When a dairy cow in a large herd is found to have tuberculosis, the effects can be felt throughout the entire community, from the veterinarians who treat it to the entire dairy industry as the whole market is affected.
Keith Paulsen, diagnostic case and outreach coordinator at the UW Veterinary Diagnostic Laboratory, spoke about keeping dairy herds free of TB at the Sept. 5 Waunakee Rotary meeting.
A year ago, a cow from the Meier Farm just north of Waunakee in the Town of Vienna was found to have TB when it was slaughtered. That led to a control program on the four-generation farm with its herd of 1,100 cows.
The Veterinary Diagnostic Lab is a state agency with 130 employed. Another lab near Rice Lake handles a smaller percentage of caseloads, all poultry, Keith said, noting that one in five people in northwest Wisconsin work in poultry.
Statewide, the caseload is 90 percent bovine, working with cattle and bovine genetics for export.
“The best genetics in the world are in Wisconsin,” Keith said.
Keith noted that the Meier farm is very well managed with a number of employees. One of the immigrant farm workers had human tuberculosis, which can be contagious to cows. In Wisconsin, 60 to 90 percent of workers on farms are migrants, he said.
The herd is now in a disease control program, so the animals are tested multiple times and watched.
Affected cows could have been a disaster for the family farm. While indemnity programs exist, the federal program offers only two-thirds of the fair market value for the herd, which is worth far more.  The farmers had invested in the best genetics.
Because the workers are migrant, they may be reluctant to seek medical treatment when such occasions arise. But Keith noted that HIPPA laws protect the privacy of patients.
“This is not an immigrant issue because of HIPPA,” Keith said.
The worker on the Meier farm was treated, is now disease free, and working on a farm.
Preventing the spread of bovine TB and other diseases has become more complicated as the size of herds grow along with their mobility. Calves born in late summer are often sent to states like Kansas and Texas with warmer climates to overwinter.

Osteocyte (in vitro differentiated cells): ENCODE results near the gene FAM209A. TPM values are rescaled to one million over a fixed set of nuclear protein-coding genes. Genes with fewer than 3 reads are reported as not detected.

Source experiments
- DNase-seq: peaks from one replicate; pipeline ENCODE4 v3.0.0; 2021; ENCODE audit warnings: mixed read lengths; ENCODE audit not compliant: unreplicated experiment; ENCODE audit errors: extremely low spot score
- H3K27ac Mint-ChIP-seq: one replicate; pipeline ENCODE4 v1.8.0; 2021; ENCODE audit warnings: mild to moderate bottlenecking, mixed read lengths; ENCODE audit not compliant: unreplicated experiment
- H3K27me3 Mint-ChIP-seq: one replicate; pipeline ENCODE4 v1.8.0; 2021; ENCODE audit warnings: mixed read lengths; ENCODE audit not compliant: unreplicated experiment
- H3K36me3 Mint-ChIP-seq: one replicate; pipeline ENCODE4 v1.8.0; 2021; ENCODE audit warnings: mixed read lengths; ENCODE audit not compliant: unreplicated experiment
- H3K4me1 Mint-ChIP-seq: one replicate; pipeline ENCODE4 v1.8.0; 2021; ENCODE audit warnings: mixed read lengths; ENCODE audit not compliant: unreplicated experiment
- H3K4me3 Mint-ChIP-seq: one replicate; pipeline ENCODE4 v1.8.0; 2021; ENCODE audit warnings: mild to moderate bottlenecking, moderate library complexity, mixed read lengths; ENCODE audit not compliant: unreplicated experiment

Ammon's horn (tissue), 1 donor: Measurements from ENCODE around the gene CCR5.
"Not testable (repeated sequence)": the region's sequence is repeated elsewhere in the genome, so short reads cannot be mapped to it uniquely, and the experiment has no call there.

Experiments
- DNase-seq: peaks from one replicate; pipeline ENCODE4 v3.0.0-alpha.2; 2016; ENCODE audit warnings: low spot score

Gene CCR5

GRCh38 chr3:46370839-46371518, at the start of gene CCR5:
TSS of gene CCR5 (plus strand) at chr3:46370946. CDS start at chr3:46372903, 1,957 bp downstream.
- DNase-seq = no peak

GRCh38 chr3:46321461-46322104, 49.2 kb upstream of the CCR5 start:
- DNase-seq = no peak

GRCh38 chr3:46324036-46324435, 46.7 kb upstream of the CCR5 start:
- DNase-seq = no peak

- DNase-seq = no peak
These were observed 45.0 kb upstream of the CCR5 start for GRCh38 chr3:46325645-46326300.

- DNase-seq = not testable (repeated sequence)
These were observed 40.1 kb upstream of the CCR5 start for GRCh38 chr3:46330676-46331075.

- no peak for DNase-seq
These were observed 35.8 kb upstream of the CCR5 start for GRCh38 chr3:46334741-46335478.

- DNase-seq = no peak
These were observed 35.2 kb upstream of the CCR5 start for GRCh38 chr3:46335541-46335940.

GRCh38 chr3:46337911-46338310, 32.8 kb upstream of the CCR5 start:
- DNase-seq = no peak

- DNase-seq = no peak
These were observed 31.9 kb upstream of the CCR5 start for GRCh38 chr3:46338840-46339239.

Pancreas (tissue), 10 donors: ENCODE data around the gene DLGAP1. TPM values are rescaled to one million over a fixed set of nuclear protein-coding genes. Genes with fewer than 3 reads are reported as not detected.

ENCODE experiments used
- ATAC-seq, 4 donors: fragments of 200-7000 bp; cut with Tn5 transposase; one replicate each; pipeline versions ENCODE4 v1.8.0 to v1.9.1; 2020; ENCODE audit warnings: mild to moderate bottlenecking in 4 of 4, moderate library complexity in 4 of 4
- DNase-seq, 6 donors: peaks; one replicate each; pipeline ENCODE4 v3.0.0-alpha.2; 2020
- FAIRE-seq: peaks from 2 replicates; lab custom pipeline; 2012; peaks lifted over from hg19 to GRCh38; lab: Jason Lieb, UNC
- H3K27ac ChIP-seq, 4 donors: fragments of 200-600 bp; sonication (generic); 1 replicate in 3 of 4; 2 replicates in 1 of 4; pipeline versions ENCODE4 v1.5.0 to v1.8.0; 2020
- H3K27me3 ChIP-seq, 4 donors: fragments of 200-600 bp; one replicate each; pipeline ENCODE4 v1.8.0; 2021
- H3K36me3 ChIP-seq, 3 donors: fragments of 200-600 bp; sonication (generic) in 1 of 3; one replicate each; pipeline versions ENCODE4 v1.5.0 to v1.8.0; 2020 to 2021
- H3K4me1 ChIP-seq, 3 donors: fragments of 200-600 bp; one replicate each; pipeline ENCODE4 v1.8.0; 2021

“This isn’t just about people moving around the world but calves, too,” Keith said.
Badger Partners in Health Safety, comprising a number of state agencies, is helping to provide TB screenings and wellness services, he said. It has tested five herds locally along with the workers.
Keith pointed out that the dairy industry contributes $44 billion to the economy, and every issue that discourages dairy consumption affects it.
As for the Meier farm, the herd is still under quarantine and will continue to be for the next five to six years. In order for any of the animals to leave, they will have to have a special certificate.
Keith pointed out that because all milk is pasteurized, bovine TB is not transmittable through consuming it.
Other News:
-Bob Klostermann is planning a tour of the former Badger Ordinance plant for Oct. 10. It’s also the week of the Rotary Friendship exchange, so we may have some visitors along.
-Jean Elvekrog passed around a sign-up sheet for those interested in the Reading Pals Program at Heritage Elementary School. If you are interested in reading with a student, talk to Jean.
Guests: Barbara Townley, Scott Paulsen, Gretchen Paulsen, guests of Jon Townley; Jenn Hurley, guest of Dave May.
Visiting Rotarians: None
Birthdays: Sept. 12, Robert Sachtjen; Sept. 14, Fritz Durst; Sept. 17, Dan Miller.
Anniversaries: Sept. 14, Dan and Kimberly Evans; Sept. 15, Rich and Donna Murphy; Sept. 17, Ken and Mary Pesik.
Programs: Sept. 12, Club Assembly and WNC presentation by Lisa Humenik; Sept. 19, Cameron Swallo, the Better Angel Organizations; Sept. 26, Mark Weller, the art of time stacking.
Greeters: Sept. 12, Connie Blau and Kathy Cefalu; Sept. 19, Scott Cochems and John Cullen; Sept. 26, David Dargenio and Allan Dassow.